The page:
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Oh no! Sandshrew is missing!

By John D. Sutter, CNN
April 18, 2014 -- Updated 1311 GMT (2111 HKT)
Visitors to CNN's Facebook page named this pangolin Sandshrew.
Visitors to CNN's Facebook page named this pangolin Sandshrew.
  • CNN readers vote on the name "Sandshrew" for a pangolin in Vietnam
  • Sandshrew the pangolin is missing; researchers are searching for him
  • Sandshrew is the name of a Pokemon character
  • John Sutter asks readers to try to get the company involved in pangolin conservation

Editor's note: John D. Sutter is a columnist for CNN Opinion and creator of CNN's Change the List project. Follow him on Twitter, Facebook or Google+. E-mail him at The opinions expressed in this commentary are solely those of the author.

(CNN) -- Bad news, guys: The pangolin we adopted is missing.

You may recall a vote I held online recently -- asking readers to suggest new names for pangolin P26, who was released into a national park in Vietnam in March. The names you suggested were lovely: Pemalu, which is Indonesian for "shy"; Bao, which is Vietnamese for "protection." And -- Sandshrew, a scale-covered Pokemon character that even I'll admit does bear a striking resemblance to a real-life panoglin.

Of course, since you're the Internet, you voted up Sandshrew.

So that's P26's new name.

John D. Sutter
John D. Sutter

And now Sandshrew is missing.

I'm not drawing any correlation between the two. Obviously. Of course not ...

Let me back up in case you haven't been following this story: Pangolins are thought to be the most trafficked mammals in the world. They're traded illegally and by the ton for their scales, which are used in traditional medicine and for their meat, which is a delicacy in Vietnam and China. I recently spent some time investigating the pangolin trade in Southeast Asia as part of CNN's Change the List project. One pangolin I met was named P26 -- and had been seized from the illegal trade and taken to the Carnivore and Pangolin Conservation Program in Vietnam. He recently was released into Cat Tien National Park. I thought it would be fun for CNN's audience to adopt and rename the pangolin, and the researchers who care for him kindly agreed.

Turns out, the researchers kind of like the name Sandshrew.

"I guess it is kinda cute(ish)," one wrote in an e-mail.

"Well, anything is better than P26 right?!"

And they think it might help with his rescue.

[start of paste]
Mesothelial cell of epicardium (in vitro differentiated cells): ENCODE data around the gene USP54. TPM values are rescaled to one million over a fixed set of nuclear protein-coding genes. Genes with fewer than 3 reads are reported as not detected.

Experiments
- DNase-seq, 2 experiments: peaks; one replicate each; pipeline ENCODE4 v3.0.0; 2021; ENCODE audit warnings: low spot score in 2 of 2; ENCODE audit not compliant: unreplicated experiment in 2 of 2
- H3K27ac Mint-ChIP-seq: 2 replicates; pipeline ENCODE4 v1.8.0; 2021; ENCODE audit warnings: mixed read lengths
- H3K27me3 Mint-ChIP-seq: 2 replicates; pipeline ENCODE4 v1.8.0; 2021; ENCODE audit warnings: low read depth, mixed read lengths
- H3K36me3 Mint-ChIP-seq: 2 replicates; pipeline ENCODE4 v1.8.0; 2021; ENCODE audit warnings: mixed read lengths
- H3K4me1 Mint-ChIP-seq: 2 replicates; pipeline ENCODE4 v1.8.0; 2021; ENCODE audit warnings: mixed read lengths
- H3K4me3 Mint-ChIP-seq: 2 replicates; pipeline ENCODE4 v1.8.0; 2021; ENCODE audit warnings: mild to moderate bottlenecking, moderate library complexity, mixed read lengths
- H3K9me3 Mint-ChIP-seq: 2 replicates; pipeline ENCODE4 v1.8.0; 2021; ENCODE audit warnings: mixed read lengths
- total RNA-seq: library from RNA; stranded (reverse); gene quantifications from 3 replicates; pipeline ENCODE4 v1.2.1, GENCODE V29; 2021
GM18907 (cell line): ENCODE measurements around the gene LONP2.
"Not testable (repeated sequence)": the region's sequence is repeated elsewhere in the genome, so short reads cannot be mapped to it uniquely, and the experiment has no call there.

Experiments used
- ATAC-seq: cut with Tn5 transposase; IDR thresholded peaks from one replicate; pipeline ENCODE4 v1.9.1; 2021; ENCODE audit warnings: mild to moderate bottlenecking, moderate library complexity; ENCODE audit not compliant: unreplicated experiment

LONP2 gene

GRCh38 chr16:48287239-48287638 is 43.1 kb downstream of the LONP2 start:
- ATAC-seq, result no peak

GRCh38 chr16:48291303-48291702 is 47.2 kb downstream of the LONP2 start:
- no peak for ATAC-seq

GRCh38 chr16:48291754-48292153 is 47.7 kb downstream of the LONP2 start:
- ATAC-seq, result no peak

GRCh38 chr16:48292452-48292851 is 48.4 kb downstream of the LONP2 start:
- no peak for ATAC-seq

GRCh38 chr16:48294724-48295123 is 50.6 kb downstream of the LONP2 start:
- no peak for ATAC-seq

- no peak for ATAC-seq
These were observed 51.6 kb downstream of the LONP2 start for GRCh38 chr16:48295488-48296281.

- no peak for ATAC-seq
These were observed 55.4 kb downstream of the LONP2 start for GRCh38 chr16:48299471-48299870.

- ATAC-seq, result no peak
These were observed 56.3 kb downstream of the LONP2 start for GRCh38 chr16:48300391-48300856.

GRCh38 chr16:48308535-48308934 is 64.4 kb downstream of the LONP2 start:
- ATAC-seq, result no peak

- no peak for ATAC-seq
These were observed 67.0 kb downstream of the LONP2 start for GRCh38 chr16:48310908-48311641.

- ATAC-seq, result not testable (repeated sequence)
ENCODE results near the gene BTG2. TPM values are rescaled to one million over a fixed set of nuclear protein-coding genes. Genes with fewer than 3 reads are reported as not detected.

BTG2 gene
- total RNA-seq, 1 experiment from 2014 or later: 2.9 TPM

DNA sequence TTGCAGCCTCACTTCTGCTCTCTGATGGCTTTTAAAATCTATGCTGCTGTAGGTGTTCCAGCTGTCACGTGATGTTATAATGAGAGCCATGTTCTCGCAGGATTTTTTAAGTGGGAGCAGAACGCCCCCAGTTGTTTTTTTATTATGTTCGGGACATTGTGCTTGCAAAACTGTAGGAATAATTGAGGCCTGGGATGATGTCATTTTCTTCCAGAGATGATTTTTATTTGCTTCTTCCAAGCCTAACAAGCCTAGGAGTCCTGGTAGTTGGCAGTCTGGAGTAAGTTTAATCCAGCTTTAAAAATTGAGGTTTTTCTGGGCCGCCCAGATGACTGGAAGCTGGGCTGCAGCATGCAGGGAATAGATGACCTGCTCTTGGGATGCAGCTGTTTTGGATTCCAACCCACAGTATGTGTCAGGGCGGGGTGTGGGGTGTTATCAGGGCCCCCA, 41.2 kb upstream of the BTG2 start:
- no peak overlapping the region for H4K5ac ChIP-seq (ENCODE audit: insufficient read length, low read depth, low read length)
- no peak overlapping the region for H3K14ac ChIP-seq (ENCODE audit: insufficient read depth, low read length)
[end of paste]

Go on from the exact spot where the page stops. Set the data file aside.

In a Wednesday blog post, Louise Fletcher, from the conservation program, wrote that P26's (sorry, Sandshrew's) radio tracking device had partially fallen off his tail. This happens quite a lot with this type of pangolin, she told me. The transmitting devices are fairly clunky, and they're screwed into a scale that's made of fingernail material.

Now, she is scouring the forest trying to find him. She's set up "camera traps" that might snap a photo of the nocturnal animal if he's roaming around at night, looking for ants. And she's spending some time just wandering the park at night hoping to see him.

No luck so far.

"Maybe if the voting by CNN readers is complete on deciding P26′s new name, I can see if whispering it as we walk through the forest on Thursday night will be successful in coaxing him into view!" she wrote.

Maybe! I hope so. I sent her an e-mail telling her the new name for P26 is Sandshrew. I'm holding out hope that Fletcher will find him by whispering "Saaaandshrewwwww" into the forest of Vietnam. I kind of love imagining that scene, and wish her luck.

If you want to follow her progress, and Sandshrew's, check out her blog.

And thanks to everyone who voted.

One more favor to ask: Maybe the fact that there's a real-life endangered creature named after a video game character means Nintendo and Pokemon will start supporting pangolin conservation? Maybe someone can suggest that by starting a petition? So far, more than 4,000 people have signed a reader's petition asking for Disney to put a pangolin in a movie.

Maybe there's a similarly creative ask for Pokemon?

For more in this series, visit

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